Breast surgeon accused of unnecessary ops denies calling patient a 'lying b**ch'
A breast surgeon accused of carrying out unnecessary operations has told a court he never called his alleged victim "a lying bitch" while she was giving evidence against him.
Ian Paterson, responding to a prosecutor's claim that he used the derogatory term during GP Dr Rosemary Platt's witness box evidence, said: "No. Why would I use that language about a patient?"
He added: "I said that I thought she wasn't telling the truth."
Paterson said he did not believe any of his 10 alleged victims were "liars", but that their memories had become confused over time.
The surgeon, facing the fourth day of cross-examination in his trial at Nottingham Crown Court, also said professional surgical guidelines were "not rules or laws, written in stone".
He told the Crown's barrister, Julian Christopher QC: "You're looking at a guidelines, I'm treating a patient - that's where we differ."
The surgeon is standing trial after denying 20 counts of wounding with intent against nine women and one man relating to procedures he carried out between 1997 and 2011.
Dr Platt is said to have had three operations including a right breast mastectomy which prosecutors have claimed were needless.
Jurors have previously heard claims that Paterson carried out completely unnecessary operations for "obscure motives" which may have included a desire to "earn extra money".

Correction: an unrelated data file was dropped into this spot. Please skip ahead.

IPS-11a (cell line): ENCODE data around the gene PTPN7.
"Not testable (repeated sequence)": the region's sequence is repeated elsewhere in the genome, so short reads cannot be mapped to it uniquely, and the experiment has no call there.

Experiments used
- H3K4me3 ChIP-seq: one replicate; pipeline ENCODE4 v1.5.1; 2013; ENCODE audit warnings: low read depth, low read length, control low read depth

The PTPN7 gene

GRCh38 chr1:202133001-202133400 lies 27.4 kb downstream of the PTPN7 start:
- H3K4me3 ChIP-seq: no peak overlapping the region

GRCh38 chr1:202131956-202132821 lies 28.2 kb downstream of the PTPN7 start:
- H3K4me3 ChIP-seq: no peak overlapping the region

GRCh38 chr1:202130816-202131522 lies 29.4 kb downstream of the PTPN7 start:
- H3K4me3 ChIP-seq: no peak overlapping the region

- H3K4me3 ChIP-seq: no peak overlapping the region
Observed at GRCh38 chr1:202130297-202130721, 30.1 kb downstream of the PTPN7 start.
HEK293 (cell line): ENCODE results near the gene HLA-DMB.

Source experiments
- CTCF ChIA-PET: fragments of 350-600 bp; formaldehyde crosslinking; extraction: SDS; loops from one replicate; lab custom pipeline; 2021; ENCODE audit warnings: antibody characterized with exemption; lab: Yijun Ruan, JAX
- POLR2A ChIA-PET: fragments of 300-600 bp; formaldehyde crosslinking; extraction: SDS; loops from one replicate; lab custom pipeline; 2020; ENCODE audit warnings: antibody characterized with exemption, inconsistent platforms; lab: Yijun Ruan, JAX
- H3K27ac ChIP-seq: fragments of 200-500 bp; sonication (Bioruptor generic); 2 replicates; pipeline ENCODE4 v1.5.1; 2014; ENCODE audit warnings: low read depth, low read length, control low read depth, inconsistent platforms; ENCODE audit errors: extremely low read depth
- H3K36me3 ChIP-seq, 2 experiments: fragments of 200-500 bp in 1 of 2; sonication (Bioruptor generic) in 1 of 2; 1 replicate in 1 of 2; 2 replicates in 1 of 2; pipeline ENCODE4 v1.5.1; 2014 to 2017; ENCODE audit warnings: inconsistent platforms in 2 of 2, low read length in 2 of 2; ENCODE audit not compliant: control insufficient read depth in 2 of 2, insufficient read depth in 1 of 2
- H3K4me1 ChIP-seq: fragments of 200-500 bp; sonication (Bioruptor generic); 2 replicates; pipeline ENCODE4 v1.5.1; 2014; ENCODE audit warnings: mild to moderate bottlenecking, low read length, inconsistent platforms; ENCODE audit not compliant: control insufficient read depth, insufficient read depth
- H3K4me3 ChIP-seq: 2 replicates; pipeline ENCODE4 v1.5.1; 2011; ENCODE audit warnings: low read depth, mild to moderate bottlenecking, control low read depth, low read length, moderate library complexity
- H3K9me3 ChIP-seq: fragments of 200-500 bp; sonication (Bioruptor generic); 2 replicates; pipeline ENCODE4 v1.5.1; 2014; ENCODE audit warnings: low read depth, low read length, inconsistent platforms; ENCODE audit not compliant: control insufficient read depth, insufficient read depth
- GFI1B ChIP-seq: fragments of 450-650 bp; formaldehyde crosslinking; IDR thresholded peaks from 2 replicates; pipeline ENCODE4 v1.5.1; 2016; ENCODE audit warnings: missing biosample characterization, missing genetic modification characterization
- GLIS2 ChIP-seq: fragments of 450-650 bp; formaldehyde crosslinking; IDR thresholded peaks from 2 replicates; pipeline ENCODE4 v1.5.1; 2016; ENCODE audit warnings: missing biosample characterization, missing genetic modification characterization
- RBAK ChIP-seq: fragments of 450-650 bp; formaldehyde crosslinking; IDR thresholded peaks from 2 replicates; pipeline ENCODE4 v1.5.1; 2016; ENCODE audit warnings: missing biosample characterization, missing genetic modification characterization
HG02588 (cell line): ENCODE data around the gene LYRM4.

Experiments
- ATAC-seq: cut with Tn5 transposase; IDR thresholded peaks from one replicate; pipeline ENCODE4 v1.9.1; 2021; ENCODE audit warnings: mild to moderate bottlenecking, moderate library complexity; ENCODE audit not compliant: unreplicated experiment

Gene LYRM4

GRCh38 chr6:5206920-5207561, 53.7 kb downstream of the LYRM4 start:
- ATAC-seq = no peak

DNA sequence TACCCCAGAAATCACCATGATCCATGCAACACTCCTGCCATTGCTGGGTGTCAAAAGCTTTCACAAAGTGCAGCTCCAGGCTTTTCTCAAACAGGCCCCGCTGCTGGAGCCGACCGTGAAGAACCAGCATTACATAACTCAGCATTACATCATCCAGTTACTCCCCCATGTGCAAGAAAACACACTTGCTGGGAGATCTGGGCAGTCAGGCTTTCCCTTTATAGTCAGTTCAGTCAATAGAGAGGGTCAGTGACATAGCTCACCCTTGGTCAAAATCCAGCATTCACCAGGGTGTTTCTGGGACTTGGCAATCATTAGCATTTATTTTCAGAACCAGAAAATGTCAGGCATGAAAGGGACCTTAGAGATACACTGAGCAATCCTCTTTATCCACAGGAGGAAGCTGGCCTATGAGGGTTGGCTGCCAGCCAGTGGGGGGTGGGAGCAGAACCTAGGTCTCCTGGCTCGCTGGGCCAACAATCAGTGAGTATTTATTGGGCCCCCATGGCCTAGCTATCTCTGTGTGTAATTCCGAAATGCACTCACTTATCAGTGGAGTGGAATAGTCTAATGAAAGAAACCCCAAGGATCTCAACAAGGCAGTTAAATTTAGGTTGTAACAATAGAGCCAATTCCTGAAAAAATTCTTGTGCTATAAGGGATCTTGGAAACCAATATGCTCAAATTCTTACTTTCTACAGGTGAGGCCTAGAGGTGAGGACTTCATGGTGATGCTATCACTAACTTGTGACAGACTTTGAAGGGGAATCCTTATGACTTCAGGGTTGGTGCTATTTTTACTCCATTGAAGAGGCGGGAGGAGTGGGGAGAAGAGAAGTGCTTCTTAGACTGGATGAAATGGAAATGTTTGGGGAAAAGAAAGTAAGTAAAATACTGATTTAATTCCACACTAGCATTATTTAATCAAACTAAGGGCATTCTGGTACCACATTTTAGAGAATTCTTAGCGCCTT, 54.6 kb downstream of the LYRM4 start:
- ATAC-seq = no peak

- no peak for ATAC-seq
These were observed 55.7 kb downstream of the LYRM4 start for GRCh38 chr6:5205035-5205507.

However, on Thursday he told the court he had offered another alleged victim a free mastectomy.
Paterson said that when patient Frances Perks' insurer only offered to cover surgery on her left breast, "I told her I would do it (the right breast) for no fee".
He added: "The simple reason is the anaesthetist and the reconstructive surgeon refused to do their part for free."
The 59-year-old was answering questions about a decision to carry out a mastectomy on alleged victim Ms Perks in 2006.
The Crown's barrister asked if he was "familiar" with the 2005 guidelines of the British Association of Surgical Oncology (BASO).
Paterson replied: "In broad, yes, we tend to follow them, but they're not rules or laws, written in stone."
He added that the guidelines were "entirely appropriate" for most patients, but were not a perfect fit for every case.
Paterson added: "We followed BASO guidelines as being the professional body that oversaw the work we did, day in, day out, as strictly as possible, with the caveat that individual patients didn't necessarily fit into the guidelines."
Mr Christopher then asked Paterson if he had engaged in "a fishing expedition" and had sought to "justify" a double mastectomy on Ms Perks, when potentially pre-cancerous disease had only been found in one of her breasts.
Paterson said: "She (Ms Perks) even considered funding the anaesthetist's part of the right side herself, but it transpired that didn't happen - I think it was too expensive for her."
Mr Christoper asked: "Did you tell her she would get breast cancer if she didn't have a double mastectomy?"
Paterson replied: "I'm not sure I was as stark as that, to be that cruel to a patient - but she was aware of her risk."
He added: "There was no pressure and there never had been."
Asked if he carried out "a completely unnecessary, uncalled-for operation" on Dr Platt, Paterson replied: "No, no."
Paterson, of Castle Mill Lane, Ashley, Altrincham, Greater Manchester, was formerly employed by Heart of England NHS Trust and also practised at Spire Healthcare.